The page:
Shalu Agrawal, Programme Lead at CEEW and the lead author of the studies, said, “India has made a commendable effort on household electrification. With nearly all households electrified, India’s energy policy must now focus on sustaining electricity use and consumer satisfaction. Reliable supply, efficiency in revenue collection, and consumer-centric service delivery would be central to achieving these goals. We also need to implement ultra-low tariffs for poor households across all states. Electricity access has unlocked consumers’ aspirations, and more people would seek better lighting, thermal comfort, and infotainment. More than 20 per cent Indian homes bought their first fan and TV during the decade of 2010-20. We expect to see multiple positive spillovers like higher demand for consumer durables, industrial growth, and livelihoods.”

The CEEW studies also found that 97 per cent of Indian households were connected to the grid, with another 0.33 per cent exclusively relying on off-grid electricity sources such as solar home systems, solar mini-grids, and battery storage. However, an estimated 2.4 per cent of Indian households remained unelectrified. Most of such households were concentrated in the rural areas of Uttar Pradesh, Chhattisgarh, Rajasthan, Madhya Pradesh, and Bihar. Further, the studies found that the inability to afford grid-electricity was a key reason for these households to not have a connection.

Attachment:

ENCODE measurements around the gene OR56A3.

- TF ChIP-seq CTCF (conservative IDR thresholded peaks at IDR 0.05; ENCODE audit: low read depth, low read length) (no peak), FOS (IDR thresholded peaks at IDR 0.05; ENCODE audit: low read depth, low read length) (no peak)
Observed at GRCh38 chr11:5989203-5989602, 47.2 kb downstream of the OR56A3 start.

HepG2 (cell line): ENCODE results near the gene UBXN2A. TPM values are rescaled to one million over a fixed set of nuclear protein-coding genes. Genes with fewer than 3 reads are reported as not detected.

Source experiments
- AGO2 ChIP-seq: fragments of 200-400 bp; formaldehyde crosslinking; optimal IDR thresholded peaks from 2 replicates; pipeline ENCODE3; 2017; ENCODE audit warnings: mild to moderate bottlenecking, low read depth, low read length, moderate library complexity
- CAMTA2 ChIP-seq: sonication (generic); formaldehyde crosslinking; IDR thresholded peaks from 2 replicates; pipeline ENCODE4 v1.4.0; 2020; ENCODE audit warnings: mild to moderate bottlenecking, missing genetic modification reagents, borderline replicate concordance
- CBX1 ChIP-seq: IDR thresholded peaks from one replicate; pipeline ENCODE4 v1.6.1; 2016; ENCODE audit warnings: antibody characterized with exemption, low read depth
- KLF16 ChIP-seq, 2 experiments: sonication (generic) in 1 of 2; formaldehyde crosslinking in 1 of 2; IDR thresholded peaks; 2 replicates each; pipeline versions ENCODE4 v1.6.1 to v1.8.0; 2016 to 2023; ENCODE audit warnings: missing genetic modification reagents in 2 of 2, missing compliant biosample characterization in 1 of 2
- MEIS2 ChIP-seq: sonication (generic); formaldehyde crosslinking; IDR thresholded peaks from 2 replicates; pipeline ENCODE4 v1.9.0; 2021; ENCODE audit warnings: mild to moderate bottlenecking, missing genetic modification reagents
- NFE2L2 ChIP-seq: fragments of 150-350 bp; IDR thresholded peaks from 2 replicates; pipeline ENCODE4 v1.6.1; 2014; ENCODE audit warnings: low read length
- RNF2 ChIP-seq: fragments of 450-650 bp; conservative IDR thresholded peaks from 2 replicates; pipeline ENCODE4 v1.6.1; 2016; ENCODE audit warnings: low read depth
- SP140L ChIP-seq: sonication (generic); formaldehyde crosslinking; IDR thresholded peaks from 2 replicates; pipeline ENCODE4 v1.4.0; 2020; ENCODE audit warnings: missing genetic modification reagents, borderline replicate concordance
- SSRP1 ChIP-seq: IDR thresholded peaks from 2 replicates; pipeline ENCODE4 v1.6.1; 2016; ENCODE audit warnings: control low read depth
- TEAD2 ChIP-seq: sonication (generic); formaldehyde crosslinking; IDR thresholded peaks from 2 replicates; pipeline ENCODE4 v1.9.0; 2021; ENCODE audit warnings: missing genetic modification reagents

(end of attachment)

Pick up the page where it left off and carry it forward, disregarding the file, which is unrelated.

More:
Given the availability of free-connection under the Pradhan Mantri Sahaj Bijli Har Ghar Yojana (Saubhagya) scheme, these households were either not aware of the scheme, not able to access it, or were deterred by the recurring monthly expenditure of paying electricity charges.

State of access to electricity

The studies found that there was an improvement in metering in several states, including a six-fold improvement in Uttar Pradesh. However, billing issues remained pronounced in rural areas adding to the burden of discoms’ poor finances. The studies found that Jharkhand had the lowest share of grid users billed regularly (55 per cent), followed by Bihar (64 per cent). Billing irregularities were high in Assam, Uttar Pradesh, and Madhya Pradesh as well. Given the poor payments rates across many states, power utilities must facilitate direct and indirect digital payment mechanisms by leveraging microentrepreneurs, such as grocery shops and general merchants. The CEEW studies found that only 17 per cent of billed consumers pay their bills digitally (27 per cent in urban India and 12 per cent in rural India). This was despite the fact that 70 per cent of Indian households had a smartphone.